Dinosaur Footprints in Holyoke, Massachusetts, USA is an 8-acre (3 ha) wilderness reservation purchased for the public in 1935 by The Trustees of Reservations. The Reservation is currently being managed with the assistance from the Massachusetts Department of Conservation and Recreation (DCR). The fossil and plant resources on the adjacent Holyoke Gas and Electric (HG&E) riverfront property are being managed cooperatively by The Trustees, Mass DCR, and HG&E.
The first dinosaur prints to be scientifically described are still able to be seen and have been preserved in sandstone. Hundreds of fossils are visible including those from the four distinct two-legged dinosaurs, but also stromatolites, fish, plants and other ancient beings. There is also a trackway, which formed the basis for the novel theory that dinosaurs traveled in packs or groups.
As the name implies, fossil footprints are this park's main attraction. They were formed during the Early Jurassic period (approximately 200 million years ago) when what is now the Connecticut River Valley was a subtropical region filled with lakes and swamps. Bipedal, carnivorous dinosaurs up to 20 feet (6 m) long left footprints in the ancient mudflats. These tracks were fossilized and largely hidden until many were unearthed by the construction of what is now U.S. Route 5. The area was acclaimed by 19th century paleontologists for its abundance of fossil specimens, dinosaur tracks in particular, and the reservation is popular with the ichnologists that study them. There are 134 separate dinosaur footprints in the sandstone beds that flank the Connecticut River.
This area was studied by Edward Hitchcock, the Amherst College professor who advanced the revolutionary notion that rather than being cold-blooded reptiles, dinosaurs were more like a sort of "reptilian bird." In the 1930s, a Springfield, Massachusetts newspaper poked fun at this notion by referring to the animals that left the fossilized footprints as "the Giant Turkeys of Prof. Hitchcock."
Smith College professor William J. Miller wrote in his Geological History of the Connecticut Valley of Massachusetts:
The largest numbers by far have been found at various localities in the general direction of Turner's Falls and South Hadley. In regard to the perfect preservation of such a vast number of geologically ancient animal tracks no district in the world is at all comparable with the Connecticut Valley ... In one case the writer is able to step, with a stride of about three and a half feet, in a series of eleven footprints, each about a foot long, exactly where a giant dinosaur left his foot print impressions on the original surface.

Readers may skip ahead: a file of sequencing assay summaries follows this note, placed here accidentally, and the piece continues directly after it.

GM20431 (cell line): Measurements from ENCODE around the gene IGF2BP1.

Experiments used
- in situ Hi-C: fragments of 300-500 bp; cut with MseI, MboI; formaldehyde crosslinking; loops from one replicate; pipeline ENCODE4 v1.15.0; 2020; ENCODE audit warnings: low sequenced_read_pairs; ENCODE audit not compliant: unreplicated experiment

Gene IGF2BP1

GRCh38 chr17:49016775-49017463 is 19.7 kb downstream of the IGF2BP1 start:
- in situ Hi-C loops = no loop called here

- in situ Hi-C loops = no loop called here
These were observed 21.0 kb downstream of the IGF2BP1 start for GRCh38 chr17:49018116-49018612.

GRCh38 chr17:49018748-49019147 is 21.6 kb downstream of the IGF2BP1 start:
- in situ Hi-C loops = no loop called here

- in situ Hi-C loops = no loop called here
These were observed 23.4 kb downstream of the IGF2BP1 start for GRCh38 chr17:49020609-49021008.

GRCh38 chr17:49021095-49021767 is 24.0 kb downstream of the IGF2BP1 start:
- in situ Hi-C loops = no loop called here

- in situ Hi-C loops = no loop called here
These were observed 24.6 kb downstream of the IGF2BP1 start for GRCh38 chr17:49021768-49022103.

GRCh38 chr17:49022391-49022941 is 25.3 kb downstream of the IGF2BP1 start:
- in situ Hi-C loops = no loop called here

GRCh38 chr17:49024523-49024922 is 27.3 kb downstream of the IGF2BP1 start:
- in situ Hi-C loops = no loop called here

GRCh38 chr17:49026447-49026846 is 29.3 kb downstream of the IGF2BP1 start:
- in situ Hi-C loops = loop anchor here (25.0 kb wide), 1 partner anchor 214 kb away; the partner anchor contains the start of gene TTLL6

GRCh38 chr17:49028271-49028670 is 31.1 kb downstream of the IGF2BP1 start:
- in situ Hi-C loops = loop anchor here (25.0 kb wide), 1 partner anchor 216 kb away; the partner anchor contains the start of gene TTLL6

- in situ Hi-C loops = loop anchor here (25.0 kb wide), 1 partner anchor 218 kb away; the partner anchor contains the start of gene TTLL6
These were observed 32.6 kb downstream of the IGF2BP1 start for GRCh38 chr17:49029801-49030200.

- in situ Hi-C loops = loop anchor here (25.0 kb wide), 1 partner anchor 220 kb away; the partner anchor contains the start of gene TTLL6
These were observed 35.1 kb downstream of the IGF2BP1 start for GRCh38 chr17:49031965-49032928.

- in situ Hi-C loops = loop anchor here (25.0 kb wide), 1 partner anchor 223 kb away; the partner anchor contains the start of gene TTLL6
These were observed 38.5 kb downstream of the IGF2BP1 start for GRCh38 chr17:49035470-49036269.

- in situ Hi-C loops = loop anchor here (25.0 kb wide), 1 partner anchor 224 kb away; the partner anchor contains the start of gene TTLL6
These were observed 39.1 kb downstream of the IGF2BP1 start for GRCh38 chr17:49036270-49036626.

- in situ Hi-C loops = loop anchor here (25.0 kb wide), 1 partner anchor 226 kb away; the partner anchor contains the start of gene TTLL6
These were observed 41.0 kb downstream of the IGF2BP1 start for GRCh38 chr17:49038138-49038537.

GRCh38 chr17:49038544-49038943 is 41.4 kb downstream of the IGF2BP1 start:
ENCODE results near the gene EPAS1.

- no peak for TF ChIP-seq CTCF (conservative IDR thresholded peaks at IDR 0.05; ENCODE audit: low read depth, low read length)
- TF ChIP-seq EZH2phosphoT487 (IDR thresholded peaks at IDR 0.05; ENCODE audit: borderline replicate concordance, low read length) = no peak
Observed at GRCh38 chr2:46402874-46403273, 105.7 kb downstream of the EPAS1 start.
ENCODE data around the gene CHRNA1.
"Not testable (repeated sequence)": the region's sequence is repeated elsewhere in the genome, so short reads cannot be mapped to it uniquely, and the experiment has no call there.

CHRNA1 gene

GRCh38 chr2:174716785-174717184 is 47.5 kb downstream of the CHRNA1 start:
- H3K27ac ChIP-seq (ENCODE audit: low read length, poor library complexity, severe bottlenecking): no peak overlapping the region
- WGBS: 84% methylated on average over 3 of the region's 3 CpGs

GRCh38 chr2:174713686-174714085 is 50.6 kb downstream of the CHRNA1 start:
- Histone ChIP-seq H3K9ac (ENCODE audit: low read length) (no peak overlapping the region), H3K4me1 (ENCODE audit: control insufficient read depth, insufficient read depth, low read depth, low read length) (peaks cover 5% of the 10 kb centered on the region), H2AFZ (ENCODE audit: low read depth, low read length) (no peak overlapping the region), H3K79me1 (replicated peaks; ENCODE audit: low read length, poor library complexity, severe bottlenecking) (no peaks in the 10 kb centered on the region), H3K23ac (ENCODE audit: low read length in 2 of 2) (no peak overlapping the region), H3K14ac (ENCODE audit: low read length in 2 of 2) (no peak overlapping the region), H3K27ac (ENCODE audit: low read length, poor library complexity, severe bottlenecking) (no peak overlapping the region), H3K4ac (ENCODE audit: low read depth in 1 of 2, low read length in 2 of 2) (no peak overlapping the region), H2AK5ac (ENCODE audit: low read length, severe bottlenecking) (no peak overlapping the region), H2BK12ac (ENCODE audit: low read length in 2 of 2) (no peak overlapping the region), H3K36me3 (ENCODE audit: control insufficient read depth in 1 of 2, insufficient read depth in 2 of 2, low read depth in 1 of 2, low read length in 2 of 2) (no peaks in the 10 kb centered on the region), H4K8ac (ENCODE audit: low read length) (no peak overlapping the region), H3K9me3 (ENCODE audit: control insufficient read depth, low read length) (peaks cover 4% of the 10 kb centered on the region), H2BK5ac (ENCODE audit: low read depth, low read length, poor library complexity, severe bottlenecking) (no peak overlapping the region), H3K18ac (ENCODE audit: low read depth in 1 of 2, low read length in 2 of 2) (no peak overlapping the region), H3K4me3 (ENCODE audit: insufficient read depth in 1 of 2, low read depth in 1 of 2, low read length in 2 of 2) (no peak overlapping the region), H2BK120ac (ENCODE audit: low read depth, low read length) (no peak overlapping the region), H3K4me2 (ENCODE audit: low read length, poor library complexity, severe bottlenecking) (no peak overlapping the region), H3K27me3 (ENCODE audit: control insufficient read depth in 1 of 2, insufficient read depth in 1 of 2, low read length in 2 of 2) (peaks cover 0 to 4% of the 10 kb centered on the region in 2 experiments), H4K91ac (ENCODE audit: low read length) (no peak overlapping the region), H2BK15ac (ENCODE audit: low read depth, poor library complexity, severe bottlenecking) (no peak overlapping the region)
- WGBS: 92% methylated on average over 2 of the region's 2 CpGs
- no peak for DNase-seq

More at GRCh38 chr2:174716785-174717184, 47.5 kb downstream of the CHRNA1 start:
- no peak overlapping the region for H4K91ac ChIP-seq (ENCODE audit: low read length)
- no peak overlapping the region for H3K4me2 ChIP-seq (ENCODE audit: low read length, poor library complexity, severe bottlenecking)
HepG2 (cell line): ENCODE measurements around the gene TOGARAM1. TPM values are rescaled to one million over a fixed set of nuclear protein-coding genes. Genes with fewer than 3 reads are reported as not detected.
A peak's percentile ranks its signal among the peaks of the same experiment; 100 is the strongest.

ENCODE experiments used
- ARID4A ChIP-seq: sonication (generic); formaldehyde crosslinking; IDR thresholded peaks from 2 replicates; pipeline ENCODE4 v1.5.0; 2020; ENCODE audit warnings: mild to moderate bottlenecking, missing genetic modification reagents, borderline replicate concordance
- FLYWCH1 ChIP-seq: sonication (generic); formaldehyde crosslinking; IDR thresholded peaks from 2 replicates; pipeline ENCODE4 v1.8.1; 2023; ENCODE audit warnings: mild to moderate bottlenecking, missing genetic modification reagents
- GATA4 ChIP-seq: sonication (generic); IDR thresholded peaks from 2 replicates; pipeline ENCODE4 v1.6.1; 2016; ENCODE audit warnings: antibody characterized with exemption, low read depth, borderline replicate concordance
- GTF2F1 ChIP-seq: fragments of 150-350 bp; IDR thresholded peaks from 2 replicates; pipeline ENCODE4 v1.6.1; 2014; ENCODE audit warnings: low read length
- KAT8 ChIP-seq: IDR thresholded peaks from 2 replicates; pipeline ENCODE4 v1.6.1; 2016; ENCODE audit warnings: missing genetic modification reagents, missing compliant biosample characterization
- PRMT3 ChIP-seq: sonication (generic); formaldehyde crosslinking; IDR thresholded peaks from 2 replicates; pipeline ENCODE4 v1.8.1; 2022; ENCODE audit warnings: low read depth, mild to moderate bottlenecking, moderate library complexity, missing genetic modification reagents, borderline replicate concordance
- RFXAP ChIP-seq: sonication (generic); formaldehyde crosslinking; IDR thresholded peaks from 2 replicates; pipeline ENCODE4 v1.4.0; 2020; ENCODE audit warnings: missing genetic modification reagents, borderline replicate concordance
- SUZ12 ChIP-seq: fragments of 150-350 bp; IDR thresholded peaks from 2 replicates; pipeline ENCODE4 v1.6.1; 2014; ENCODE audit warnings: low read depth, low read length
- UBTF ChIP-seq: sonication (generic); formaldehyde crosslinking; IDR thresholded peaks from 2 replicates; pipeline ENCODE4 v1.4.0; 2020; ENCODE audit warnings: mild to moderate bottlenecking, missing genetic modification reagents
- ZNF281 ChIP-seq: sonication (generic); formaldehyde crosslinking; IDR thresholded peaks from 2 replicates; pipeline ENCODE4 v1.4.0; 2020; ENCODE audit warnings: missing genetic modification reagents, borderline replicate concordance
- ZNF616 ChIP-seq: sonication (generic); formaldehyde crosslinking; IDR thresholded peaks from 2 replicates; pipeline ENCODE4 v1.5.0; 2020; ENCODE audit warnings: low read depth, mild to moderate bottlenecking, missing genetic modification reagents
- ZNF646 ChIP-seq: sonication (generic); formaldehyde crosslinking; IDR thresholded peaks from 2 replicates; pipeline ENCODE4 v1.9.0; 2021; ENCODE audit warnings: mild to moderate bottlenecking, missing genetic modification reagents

According to more recent analysis by Yale University researchers, the fossilized footprints on the reservation come from three related species of carnivorous dinosaurs. The smallest of the dinosaurs was a theropod whose footprints are known as Grallator cuneatus, which are 3 inches (76 mm) to 5 inches (127 mm) long. Slightly larger are theropod footprints called Anchisauripus sillimani. Eubrontes giganteus, the largest of the three, consists of footprints 11 inches (279 mm) to 13 inches (330 mm) long. Close analysis of these fossil trackways led to the conclusion that the large animals were gregarious and traveled in a "herd, pack, or flock." In addition to the footprints of theropod dinosaurs, those of early ornithischians, called Anomoepus scambus (some with associated tail drags), have been identified at the site. Non-dinosaurs are represented by footprints called Batrachopus, which were made by basal crocodilians.
A dirt path leads from the reservation entrance to the footprints. Besides the clearly formed dinosaur tracks, visitors can see imprints left by prehistoric plants, invertebrate trace fossils and delicate ripple marks of an ancient pool preserved in stone near the river's west bank. Fossils in situ are located not only in the reservation itself, but on other land including a riverfront parcel owned by Holyoke Gas and Electric and managed cooperatively with the Trustees of Reservations and the Commonwealth. There is also a place to see dinosaur tracks in nearby Granby, Massachusetts. Amherst College has a museum that displays the dinosaur footprints that were once found in South Hadley.
The reservation is open daylight hours from April 1 to November 30 and has educational programs for children. For visitor safety, Guilford Transportation, which owns the railroad corridor, does not permit crossing of railroad tracks. As such, there is no legal access to the Connecticut River. Mountain biking is not allowed. Dogs must be kept on leash at all times.
A short trail parallels Route 5 northward from the entrance to the location of the dinosaur footprints and is easily walked.